If you’re a serious hiker or backpacker, you may want more information on your wrist beyond the current time. While timekeeping on the trail is essential, an ABC watch, equipped with an Altimeter, Barometer, Compass, and thermometer, can indicate bearing, altitude, and upcoming storms. Some GPS navigation watches can also display color topographic maps directly onto your wrist.
With much to consider, we’ve trialed many watches in the field to create a shortlist of our top 10. Covering a range of price points and models for various activity types, we crowned the Garmin Instinct Solar as our overall winner.
Other top hiking watches on our recommendation list include the Suunto Traverse, Garmin Fenix 6X Pro, Garmin Fenix 5X Plus, Casio Pathfinder PAG240-1, Suunto Core, Casio Pro Trek PRW-3500, Suunto Spartan Sport HR Baro, Suunto 9 Baro, and the Garmin Enduro.
To help you find the perfect wristwear for your adventures, we’ll guide you through what to look for in a great hiking watch, including enhanced features like an altimeter, barometer, compass, GPS, thermometer, or heart rate monitor, along with considerations for durability, comfort, and battery life.
Table of Contents
- Best Watches For Hiking By Category
- Which is the Best Hiking Watch?
- What to look for in a GPS Hiking Watch?
- Best Watch for Hiking: The Verdict
At a Glance: Quick Recommendations
Garmin Instinct Solar
“Bells, whistles, and unrivaled practicality at an affordable price point.”
Best Budget GPS Hiking Watch:
“Still one of our favorites thanks to its intuitive controls, friendly price tag, and accurate GPS.”
Best GPS Hiking Watch:
Garmin Fenix 6X Pro
“Pricey, but a great pick for those who want detailed topo maps and myriad features.”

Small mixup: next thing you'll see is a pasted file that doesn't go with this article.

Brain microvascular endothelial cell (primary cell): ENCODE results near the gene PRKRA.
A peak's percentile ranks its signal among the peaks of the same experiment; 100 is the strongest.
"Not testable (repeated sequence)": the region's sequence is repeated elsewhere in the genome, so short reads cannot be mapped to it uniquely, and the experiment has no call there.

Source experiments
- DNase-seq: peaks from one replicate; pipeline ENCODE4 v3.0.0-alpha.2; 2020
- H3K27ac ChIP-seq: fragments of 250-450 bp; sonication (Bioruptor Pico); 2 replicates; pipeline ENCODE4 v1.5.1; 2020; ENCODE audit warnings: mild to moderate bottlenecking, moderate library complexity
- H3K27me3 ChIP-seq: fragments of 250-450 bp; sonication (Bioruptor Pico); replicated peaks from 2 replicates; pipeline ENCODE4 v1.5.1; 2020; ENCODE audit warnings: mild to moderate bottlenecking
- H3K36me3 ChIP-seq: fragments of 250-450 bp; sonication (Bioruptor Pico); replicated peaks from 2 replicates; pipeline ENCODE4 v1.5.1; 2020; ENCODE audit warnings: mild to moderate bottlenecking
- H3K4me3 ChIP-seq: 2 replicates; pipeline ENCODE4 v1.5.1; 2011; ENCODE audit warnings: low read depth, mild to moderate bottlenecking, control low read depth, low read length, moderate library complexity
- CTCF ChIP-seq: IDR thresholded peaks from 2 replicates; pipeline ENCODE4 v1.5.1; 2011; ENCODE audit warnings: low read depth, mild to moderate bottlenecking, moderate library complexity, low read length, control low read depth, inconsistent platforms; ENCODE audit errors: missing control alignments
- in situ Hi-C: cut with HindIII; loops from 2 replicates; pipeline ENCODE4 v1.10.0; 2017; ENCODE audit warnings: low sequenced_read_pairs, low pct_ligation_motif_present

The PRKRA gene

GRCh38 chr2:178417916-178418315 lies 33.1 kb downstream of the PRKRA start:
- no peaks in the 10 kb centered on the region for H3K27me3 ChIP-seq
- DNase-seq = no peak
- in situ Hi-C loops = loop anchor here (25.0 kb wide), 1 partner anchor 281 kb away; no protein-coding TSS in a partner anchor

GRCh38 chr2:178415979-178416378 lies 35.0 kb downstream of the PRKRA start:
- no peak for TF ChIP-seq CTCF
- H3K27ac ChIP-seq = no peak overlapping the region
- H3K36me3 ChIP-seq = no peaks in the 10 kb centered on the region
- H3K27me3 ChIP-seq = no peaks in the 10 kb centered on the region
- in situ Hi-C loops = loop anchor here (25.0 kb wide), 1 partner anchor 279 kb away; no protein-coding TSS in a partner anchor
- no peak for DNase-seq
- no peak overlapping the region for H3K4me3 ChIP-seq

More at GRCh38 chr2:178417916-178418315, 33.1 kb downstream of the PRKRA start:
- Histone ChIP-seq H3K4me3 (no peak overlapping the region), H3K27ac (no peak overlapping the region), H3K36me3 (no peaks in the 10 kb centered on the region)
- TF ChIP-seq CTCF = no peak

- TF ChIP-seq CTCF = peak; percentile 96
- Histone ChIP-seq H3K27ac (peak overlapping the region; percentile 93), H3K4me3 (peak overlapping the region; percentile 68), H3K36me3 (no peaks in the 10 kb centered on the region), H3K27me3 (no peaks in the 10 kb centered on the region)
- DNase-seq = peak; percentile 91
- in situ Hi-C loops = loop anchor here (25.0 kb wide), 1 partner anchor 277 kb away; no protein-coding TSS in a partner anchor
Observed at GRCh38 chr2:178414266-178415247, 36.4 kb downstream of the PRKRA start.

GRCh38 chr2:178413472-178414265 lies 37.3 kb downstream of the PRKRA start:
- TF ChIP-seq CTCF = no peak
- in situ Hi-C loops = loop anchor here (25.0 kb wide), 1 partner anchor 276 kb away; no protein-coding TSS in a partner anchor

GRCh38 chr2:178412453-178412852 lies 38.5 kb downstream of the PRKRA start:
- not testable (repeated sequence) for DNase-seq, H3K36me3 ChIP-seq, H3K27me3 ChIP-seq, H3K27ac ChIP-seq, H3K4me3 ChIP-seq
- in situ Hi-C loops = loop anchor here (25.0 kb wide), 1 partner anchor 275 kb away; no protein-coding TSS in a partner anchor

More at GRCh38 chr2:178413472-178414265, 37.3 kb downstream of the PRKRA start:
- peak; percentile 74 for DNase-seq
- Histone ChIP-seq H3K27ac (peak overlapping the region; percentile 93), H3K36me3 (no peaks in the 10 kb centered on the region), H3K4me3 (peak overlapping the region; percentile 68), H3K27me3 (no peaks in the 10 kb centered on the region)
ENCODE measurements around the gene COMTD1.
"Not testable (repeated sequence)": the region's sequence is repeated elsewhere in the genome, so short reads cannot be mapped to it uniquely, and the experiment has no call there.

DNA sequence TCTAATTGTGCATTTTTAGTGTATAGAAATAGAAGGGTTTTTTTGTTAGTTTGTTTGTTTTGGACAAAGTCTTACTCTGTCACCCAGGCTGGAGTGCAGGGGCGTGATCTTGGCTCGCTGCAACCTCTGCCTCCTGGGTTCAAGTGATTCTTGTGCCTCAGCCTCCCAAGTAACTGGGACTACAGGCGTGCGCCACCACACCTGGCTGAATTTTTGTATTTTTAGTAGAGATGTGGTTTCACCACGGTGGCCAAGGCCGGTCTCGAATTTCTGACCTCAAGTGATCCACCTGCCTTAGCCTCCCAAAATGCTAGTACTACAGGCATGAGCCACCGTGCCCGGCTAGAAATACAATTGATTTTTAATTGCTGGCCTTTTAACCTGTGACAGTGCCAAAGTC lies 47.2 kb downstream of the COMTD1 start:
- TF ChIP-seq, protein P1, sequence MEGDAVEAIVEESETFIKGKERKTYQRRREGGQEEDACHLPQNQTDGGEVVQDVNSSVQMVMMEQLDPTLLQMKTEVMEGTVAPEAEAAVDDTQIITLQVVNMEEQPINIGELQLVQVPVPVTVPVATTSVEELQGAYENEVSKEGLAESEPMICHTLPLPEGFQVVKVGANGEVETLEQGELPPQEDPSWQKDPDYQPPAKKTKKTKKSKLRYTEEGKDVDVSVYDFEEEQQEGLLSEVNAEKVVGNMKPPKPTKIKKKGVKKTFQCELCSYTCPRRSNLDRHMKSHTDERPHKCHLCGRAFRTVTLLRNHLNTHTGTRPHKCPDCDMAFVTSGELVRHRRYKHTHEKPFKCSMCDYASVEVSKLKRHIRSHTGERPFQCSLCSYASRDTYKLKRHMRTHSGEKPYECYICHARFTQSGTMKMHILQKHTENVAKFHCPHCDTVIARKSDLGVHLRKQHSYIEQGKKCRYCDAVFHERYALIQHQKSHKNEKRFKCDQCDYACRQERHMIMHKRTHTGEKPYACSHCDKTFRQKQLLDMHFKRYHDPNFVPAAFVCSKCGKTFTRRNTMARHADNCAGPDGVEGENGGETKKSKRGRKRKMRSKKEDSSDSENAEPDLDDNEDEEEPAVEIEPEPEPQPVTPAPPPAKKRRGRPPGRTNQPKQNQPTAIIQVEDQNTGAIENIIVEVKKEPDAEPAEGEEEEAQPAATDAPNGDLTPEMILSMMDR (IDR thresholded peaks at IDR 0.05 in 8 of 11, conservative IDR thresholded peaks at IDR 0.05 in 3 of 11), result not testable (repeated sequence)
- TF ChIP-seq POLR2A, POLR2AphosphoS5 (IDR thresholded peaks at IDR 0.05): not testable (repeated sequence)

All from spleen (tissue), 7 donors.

Worth a Look:
Garmin Fenix 5X Plus
“The pared-down, previous iteration of the Fenix 6X still holds its own.”
Best Backpacking Watch:
Casio Pathfinder PAG240-1
“Ideal for long-term trail travel.”
Best Altimeter Watch (ABC Without GPS):
“A great choice for anyone who doesn’t need any frills like music storage or digital mapping.”
Best Mountaineering Watch:
Casio Pro Trek PRW-3500
“A rugged, solar-powered watch that makes up for what it lacks in aesthetics with outstandingly accurate altitude tracking and user-friendliness.”
Best Outdoors Watch:
Suunto Spartan Sport HR Baro
“A shoo-in for users who dabble in multiple outdoor activities.”
Suunto 9 Baro
“Lacks the sophisticated maps of some competitors, but is highly intuitive and rich in customizable features.”
Best for Thru-Hiking:
“Incredible battery life, lightweight, and great for tracking everything you could wish to track.”
Best Watches For Hiking By Category
Budget: Casio Pathfinder PAG240-1, Suunto Core, Casio Pro Trek PRW-3500
Best GPS Hiking Watches: Garmin Instinct Solar, Garmin Fenix 6X Pro, Garmin Enduro, Suunto Spartan Sport HR Baro
Best Battery Life: Garmin Instinct Solar, Casio Pathfinder PAG240-1, Suunto Core, Garmin Enduro
Which is the Best Hiking Watch?
Hitting the trails over the last season we’ve tested many watches and have shortlisted the following favorites.
- Garmin Instinct Solar
- Suunto Traverse
- Garmin Fenix 6X Pro
- Garmin Fenix 5X Plus
- Casio Pathfinder PAG240-1
- Suunto Core
- Casio Pro Trek PRW-3500
- Suunto Spartan Sport HR Baro
- Suunto 9 Baro
- Garmin Enduro
Garmin Instinct SolarEditor’s Choice
- 3-axis compass and barometric altimeter plus multiple global navigation satellite systems (GPS, Glonass, and Galileo)
- All-day health monitoring and Pulse Ox
- Tracking: heart rate, stress, sleep, and body battery energy monitoring
- Smart notifications and automatic data uploads to the Garmin Connect
We selected the Garmin Instinct Solar as our overall winner due to its affordability, ease of use, excellent battery life, great digital mapping, and ability to customize data for a wide range of activities.
The Instinct Solar is good for 24 days in smartwatch mode and 30 hours in GPS mode, making it a great pick for backpackers and thru-hikers. While its digital mapping isn’t as detailed as the Fenix 6X Pro, it’s perfectly clear and easy to read, as is the customizable data shown on the screen.
Like all Garmin watches, the Instinct Solar pairs with Garmin’s awesome companion app, Garmin Connect, which allows you to track, analyze and share health and fitness activities recorded by your watch.
- Awesome battery life
- Pairs with Garmin Connect
- Solar charges
- No topo maps or data
Bottom-Line: Cheaper than its competitors but a standout in every important metric.
Suunto TraverseBest Budget GPS Hiking Watch
- GPS and GLONASS navigation systems
- Wireless syncing with Bluetooth to your computer, tablet, or smartphone
- Digital compass that tilt-compensates and can be calibrated for declination